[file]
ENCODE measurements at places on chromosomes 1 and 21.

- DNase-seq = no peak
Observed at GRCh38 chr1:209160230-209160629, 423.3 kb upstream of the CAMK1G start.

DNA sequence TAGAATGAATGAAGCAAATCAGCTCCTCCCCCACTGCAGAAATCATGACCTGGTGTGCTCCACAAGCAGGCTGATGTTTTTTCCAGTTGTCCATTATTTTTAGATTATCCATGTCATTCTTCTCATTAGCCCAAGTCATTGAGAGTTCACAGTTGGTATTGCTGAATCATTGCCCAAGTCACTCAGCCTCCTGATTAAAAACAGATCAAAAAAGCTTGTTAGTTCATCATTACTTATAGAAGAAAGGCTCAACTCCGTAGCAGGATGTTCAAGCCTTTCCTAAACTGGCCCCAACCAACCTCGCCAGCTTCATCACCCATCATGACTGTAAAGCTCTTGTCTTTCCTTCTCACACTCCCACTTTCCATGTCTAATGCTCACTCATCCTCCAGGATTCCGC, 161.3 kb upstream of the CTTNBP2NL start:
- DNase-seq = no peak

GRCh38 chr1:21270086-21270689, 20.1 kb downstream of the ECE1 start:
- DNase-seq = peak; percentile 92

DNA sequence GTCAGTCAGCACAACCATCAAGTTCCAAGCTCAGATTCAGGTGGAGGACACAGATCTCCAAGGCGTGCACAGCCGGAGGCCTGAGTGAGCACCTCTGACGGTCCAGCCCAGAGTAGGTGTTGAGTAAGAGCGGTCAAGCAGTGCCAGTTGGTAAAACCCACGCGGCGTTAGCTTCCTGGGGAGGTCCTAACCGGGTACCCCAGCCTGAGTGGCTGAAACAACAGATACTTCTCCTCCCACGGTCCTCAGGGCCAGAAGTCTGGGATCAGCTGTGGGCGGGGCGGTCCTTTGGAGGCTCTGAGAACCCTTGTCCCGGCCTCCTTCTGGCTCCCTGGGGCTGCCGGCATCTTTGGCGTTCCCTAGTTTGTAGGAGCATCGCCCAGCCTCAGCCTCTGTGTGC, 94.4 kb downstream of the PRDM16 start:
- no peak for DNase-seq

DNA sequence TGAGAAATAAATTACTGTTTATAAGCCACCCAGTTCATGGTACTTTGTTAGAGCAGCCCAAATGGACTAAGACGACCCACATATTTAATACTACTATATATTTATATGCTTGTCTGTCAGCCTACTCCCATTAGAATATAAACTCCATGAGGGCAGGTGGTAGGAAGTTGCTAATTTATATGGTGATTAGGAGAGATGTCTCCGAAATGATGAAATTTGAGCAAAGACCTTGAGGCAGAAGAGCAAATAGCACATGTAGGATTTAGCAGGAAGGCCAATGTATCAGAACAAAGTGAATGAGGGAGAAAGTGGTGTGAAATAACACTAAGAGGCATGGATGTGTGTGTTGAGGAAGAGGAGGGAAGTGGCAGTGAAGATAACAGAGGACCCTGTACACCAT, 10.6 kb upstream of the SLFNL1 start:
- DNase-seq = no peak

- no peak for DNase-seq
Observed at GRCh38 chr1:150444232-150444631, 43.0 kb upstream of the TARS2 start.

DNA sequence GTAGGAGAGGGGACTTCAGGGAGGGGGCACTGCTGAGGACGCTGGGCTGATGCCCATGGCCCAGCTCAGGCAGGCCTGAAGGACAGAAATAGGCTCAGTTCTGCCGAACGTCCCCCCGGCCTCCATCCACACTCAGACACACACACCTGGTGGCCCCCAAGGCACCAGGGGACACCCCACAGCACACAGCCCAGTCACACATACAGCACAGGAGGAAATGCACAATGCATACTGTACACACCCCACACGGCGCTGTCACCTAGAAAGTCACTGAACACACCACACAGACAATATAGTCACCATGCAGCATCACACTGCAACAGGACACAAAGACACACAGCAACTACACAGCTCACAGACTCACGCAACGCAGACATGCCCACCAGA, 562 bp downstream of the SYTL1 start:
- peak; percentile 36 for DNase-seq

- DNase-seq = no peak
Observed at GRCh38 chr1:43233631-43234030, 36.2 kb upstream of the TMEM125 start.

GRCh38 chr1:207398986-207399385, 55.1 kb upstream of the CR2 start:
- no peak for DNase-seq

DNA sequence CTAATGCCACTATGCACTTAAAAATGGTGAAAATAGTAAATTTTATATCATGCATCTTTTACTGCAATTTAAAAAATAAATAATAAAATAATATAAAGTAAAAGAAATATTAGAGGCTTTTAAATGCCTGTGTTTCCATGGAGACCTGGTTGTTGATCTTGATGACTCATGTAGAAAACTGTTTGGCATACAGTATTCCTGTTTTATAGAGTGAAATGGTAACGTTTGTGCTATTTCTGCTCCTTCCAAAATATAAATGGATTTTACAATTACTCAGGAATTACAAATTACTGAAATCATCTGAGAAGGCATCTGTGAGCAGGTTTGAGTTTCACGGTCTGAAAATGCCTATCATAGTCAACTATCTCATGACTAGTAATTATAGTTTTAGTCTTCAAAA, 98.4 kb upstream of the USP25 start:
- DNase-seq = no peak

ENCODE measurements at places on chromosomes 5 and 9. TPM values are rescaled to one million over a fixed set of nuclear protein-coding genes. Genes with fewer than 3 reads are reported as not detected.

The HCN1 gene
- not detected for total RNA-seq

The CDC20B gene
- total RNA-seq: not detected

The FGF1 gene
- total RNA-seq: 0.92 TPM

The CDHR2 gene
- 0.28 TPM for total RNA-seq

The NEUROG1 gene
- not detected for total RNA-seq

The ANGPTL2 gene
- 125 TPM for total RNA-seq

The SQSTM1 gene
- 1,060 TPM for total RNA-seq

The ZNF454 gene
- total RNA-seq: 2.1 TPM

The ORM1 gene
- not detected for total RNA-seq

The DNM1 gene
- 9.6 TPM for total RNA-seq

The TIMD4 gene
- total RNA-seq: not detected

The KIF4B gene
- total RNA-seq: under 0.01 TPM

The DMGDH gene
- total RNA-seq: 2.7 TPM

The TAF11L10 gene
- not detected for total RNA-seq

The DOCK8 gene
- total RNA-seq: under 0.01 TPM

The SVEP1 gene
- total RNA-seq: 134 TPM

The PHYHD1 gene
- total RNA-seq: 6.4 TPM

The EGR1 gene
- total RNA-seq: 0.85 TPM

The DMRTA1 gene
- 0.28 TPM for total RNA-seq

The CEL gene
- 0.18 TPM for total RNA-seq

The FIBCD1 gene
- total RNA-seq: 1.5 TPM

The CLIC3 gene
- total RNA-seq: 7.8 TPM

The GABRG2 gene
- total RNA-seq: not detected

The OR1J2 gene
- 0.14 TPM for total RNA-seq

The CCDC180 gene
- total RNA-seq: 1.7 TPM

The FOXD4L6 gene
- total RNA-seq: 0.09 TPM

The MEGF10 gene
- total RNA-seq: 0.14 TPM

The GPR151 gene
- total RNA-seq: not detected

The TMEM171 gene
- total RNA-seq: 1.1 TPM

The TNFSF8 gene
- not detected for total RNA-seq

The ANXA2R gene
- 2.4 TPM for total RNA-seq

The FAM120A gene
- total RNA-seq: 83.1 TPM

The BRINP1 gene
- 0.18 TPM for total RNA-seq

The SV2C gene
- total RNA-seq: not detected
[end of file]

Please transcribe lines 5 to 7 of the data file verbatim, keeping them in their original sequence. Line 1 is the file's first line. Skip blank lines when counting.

- DNase-seq = no peak

GRCh38 chr1:21270086-21270689, 20.1 kb downstream of the ECE1 start:
- DNase-seq = peak; percentile 92